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Interleukin-22 mediates early host defense against attaching and effacing bacterial pathogens.

Infections by attaching and effacing (A/E) bacterial pathogens, such as Escherichia coli O157:H7, pose a serious threat to public health. Using a mouse A/E pathogen, Citrobacter rodentium, we show that interleukin-22 (IL-22) has a crucial role in the early phase of host defense against C. rodentium. Infection of IL-22 knockout mice results in increased intestinal epithelial damage, systemic bacterial burden and mortality. We also find that IL-23 is required for the early induction of IL-22 during C. rodentium infection, and adaptive immunity is not essential for the protective role of IL-22 in this model. Instead, IL-22 is required for the direct induction of the Reg family of antimicrobial proteins, including RegIIIbeta and RegIIIgamma, in colonic epithelial cells. Exogenous mouse or human RegIIIgamma substantially improves survival of IL-22 knockout mice after C. rodentium infection. Together, our data identify a new innate immune function for IL-22 in regulating early defense mechanisms against A/E bacterial pathogens.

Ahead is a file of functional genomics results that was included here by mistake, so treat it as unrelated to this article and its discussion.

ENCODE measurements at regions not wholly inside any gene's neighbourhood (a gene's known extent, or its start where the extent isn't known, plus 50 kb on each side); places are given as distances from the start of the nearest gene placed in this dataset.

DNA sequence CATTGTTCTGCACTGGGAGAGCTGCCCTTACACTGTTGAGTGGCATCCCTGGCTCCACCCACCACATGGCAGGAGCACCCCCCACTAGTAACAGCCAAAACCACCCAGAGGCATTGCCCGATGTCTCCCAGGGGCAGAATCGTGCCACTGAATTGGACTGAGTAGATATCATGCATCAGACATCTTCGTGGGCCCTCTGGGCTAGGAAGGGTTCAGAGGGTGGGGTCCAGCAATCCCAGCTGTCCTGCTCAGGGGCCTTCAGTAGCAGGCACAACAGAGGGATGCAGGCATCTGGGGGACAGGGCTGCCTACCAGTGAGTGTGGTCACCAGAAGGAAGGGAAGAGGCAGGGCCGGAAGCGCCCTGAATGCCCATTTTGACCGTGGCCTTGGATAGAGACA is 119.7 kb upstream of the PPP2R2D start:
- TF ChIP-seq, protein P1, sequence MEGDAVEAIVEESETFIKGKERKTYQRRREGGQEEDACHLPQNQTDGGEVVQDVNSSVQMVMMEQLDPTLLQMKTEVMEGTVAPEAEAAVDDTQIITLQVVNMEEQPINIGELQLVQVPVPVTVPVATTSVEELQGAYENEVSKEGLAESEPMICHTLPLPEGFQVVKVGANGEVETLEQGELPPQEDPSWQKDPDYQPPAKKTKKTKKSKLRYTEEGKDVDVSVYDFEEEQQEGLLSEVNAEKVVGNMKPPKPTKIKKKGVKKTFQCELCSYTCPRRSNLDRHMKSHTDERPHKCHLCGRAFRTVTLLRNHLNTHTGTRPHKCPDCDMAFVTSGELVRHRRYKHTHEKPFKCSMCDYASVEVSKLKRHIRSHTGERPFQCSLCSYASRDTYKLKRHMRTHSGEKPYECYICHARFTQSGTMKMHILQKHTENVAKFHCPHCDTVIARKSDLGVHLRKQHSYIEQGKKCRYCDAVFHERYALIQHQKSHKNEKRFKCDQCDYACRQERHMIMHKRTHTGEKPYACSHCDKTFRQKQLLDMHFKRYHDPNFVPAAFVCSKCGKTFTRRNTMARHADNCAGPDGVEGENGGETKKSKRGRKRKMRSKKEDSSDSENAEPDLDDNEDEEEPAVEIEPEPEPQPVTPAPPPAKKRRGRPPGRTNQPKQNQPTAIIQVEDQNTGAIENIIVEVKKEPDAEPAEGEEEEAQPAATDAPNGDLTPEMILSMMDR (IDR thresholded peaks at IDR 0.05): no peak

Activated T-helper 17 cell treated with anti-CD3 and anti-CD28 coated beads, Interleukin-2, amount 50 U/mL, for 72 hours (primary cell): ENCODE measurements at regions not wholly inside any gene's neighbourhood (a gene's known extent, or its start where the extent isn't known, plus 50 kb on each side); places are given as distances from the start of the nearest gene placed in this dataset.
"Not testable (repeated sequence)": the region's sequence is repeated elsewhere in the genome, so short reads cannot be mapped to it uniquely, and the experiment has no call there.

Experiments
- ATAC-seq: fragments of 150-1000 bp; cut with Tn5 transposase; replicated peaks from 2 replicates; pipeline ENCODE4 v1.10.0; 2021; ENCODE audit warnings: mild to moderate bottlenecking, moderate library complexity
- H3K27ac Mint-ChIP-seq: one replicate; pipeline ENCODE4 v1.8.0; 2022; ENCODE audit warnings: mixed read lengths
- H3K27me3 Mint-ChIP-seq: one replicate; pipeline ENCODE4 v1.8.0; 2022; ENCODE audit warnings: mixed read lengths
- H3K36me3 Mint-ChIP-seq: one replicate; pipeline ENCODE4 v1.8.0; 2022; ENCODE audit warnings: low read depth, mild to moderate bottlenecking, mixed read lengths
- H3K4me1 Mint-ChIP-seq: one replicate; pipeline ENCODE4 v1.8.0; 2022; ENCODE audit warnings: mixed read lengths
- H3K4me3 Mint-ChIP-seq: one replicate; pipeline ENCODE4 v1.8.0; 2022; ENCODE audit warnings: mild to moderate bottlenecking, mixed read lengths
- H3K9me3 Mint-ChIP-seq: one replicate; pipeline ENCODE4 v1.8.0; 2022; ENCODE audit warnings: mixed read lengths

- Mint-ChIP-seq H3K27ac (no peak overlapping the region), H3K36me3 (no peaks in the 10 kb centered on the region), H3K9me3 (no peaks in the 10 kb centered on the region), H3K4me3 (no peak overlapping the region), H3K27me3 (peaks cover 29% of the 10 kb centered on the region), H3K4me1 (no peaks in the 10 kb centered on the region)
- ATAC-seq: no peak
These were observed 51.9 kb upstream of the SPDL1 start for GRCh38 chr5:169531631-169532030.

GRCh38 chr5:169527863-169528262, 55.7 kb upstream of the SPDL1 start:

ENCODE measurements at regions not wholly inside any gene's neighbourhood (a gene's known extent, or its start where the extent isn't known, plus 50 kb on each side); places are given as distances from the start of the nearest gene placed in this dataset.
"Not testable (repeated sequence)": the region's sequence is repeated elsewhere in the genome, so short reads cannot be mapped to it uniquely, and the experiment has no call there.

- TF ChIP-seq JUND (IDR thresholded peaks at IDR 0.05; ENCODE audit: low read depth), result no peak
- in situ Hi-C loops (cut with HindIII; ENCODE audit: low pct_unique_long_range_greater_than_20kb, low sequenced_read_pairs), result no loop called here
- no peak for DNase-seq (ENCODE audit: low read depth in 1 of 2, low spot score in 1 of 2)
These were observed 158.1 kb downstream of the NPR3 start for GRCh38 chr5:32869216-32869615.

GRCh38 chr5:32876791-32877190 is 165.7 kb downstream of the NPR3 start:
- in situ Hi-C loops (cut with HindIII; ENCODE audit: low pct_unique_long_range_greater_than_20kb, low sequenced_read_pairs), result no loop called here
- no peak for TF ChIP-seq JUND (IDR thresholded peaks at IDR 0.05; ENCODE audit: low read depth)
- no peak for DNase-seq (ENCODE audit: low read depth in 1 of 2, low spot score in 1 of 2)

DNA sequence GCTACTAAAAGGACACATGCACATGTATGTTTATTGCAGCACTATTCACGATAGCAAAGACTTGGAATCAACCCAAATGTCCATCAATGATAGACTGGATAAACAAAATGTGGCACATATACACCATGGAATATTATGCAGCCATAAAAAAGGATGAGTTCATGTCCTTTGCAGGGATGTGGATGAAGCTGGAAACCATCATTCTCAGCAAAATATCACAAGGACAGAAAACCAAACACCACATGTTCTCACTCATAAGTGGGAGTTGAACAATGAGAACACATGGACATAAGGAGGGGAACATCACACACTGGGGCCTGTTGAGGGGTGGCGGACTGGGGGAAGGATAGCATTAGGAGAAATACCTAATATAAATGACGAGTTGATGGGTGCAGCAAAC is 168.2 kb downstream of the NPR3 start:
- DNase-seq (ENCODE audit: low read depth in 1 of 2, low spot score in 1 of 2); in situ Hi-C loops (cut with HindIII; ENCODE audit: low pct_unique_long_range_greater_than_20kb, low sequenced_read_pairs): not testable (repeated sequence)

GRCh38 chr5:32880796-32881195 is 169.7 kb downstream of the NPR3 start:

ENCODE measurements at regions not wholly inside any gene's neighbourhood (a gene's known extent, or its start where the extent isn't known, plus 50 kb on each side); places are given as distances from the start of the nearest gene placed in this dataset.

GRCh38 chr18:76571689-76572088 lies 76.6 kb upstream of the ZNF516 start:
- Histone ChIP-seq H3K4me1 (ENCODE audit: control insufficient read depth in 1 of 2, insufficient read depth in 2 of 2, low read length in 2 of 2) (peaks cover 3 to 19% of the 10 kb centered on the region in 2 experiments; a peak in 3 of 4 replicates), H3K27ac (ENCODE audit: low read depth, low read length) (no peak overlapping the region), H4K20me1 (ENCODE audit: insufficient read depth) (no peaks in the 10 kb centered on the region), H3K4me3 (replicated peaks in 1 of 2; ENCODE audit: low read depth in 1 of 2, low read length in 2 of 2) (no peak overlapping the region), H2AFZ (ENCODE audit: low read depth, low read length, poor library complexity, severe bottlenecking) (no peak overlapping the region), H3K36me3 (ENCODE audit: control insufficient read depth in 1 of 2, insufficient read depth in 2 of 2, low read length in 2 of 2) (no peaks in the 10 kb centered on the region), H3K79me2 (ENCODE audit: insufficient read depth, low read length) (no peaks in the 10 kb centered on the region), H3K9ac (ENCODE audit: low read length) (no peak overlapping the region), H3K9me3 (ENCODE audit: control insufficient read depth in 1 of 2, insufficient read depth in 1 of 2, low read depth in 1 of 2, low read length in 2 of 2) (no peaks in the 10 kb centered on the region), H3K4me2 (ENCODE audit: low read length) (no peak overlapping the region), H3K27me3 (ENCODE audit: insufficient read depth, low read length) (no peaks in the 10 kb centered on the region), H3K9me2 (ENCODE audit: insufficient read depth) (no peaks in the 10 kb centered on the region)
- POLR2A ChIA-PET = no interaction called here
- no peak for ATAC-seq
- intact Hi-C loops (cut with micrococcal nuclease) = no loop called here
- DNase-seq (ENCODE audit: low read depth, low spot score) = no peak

Pubmed ID: 18264109

Authors

  • Zheng Y
  • Valdez PA
  • Danilenko DM
  • Hu Y
  • Sa SM
  • Gong Q
  • Abbas AR
  • Modrusan Z
  • Ghilardi N
  • de Sauvage FJ
  • Ouyang W

Journal

Nature medicine

Publication Data

March 7, 2008

Associated Grants

None

Mesh Terms

  • Animals
  • Bacterial Adhesion
  • Citrobacter rodentium
  • Colon
  • Cysteine Endopeptidases
  • Enterobacteriaceae Infections
  • Gene Expression Regulation
  • Immunity, Innate
  • Interleukin-23
  • Interleukins
  • Intestinal Mucosa
  • Mice
  • Mice, Inbred BALB C
  • Mice, Inbred C57BL
  • Mice, Knockout
  • Time Factors